Iceland’s Fish Bonanza Means Boost to Growth Outlook
(Bloomberg) -- Iceland’s prospects of enjoying the biggest catch of capelin fish in two decades has prompted Islandsbanki HF to raise its growth outlook for the economy in 2022.
Jon Bjarki Bentsson, the lender’s chief economist, said in a report on Tuesday that export earnings of the North Atlantic species might turn out as high as 70 billion kronur ($546 million) in the coming season, or at least triple this year’s tally. He raised his growth forecast for 2022 to 4.4%, from 3.6%.
The improved outlook illustrates the backdrop for the island nation’s central bank, which will probably raise its interest rate on Wednesday to keep inflation and house prices in check after this year becoming the first monetary authority in the advanced world to do so since the pandemic struck.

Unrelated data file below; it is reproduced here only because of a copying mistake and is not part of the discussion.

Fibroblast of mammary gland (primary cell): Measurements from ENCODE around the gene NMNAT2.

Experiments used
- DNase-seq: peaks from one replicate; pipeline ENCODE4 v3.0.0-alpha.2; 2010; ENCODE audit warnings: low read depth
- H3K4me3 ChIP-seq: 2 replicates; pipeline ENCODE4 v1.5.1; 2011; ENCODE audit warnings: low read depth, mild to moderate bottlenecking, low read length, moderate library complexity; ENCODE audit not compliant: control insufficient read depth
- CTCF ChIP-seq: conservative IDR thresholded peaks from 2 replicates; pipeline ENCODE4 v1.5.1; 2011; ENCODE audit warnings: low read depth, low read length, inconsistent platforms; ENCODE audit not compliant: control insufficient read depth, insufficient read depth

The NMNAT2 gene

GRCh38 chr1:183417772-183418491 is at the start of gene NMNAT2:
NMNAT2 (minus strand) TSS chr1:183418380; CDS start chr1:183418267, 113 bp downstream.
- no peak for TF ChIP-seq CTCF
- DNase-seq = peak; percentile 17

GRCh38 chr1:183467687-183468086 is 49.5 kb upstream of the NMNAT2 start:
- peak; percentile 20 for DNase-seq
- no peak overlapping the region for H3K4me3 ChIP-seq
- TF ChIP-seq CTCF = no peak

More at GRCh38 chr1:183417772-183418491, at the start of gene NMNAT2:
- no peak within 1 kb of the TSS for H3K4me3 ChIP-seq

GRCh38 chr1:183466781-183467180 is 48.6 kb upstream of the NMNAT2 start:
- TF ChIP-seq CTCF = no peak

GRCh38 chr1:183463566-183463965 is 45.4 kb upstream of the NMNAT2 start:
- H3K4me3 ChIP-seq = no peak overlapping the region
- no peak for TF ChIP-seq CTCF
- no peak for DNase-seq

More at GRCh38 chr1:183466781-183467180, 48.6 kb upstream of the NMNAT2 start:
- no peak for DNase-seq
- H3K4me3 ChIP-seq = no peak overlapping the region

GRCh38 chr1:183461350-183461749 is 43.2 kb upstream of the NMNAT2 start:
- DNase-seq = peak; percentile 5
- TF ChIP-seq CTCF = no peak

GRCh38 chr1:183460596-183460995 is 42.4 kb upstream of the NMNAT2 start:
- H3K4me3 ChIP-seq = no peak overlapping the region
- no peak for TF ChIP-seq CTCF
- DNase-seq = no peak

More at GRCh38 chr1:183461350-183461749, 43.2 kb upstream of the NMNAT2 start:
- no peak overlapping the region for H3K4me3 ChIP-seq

Capelin are small fish often consumed as a delicacy with a taste resembling herring, or else mixed with wasabi. Alternatively they are used for animal feed. Iceland’s Marine and Freshwater Research Institute last week released advice suggesting an impending catch of more than seven times the size of the past season’s tally.
“We foresee considerably more export earnings and growth next year than previously expected,” Finance Minister Bjarni Benediktsson told local paper Mbl on Friday. “The likelihood has increased that we can grow faster out of the covid crisis.”
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